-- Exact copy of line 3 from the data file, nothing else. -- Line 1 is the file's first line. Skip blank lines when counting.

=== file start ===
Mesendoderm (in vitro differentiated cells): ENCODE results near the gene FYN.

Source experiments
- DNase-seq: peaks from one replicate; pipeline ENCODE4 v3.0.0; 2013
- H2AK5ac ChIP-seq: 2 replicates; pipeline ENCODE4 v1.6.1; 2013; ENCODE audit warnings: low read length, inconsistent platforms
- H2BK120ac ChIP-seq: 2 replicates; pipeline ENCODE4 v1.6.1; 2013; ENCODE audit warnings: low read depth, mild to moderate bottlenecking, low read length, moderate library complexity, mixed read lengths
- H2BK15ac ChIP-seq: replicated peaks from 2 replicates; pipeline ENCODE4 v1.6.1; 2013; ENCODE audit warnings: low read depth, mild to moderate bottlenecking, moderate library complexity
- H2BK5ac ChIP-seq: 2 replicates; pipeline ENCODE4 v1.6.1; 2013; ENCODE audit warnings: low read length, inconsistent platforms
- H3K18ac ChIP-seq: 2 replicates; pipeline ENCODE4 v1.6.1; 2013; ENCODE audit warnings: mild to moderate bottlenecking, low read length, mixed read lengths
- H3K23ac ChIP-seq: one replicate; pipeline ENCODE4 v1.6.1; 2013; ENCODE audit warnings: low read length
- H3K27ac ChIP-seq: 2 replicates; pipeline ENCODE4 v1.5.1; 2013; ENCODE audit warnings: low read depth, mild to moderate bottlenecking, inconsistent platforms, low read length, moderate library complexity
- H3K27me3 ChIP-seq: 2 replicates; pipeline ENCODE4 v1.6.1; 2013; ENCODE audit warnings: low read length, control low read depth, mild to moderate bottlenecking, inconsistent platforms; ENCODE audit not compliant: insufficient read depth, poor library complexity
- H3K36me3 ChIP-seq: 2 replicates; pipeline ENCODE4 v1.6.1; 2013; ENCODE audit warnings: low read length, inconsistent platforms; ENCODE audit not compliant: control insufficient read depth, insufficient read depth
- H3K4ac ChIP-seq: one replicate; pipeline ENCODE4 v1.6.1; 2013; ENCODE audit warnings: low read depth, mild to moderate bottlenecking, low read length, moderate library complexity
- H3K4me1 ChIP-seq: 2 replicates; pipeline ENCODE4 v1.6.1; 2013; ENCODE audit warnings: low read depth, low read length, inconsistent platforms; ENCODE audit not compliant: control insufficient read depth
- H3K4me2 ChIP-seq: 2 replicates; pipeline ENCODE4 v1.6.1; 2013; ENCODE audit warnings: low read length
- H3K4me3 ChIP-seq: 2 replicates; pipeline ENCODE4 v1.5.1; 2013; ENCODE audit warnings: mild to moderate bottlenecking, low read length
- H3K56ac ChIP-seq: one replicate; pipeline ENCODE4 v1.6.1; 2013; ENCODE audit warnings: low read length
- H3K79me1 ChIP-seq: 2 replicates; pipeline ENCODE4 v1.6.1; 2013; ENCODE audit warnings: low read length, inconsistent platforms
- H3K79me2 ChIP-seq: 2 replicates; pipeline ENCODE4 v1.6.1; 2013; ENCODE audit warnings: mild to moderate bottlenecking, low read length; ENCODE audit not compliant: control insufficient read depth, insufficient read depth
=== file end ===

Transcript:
- DNase-seq: peaks from one replicate; pipeline ENCODE4 v3.0.0; 2013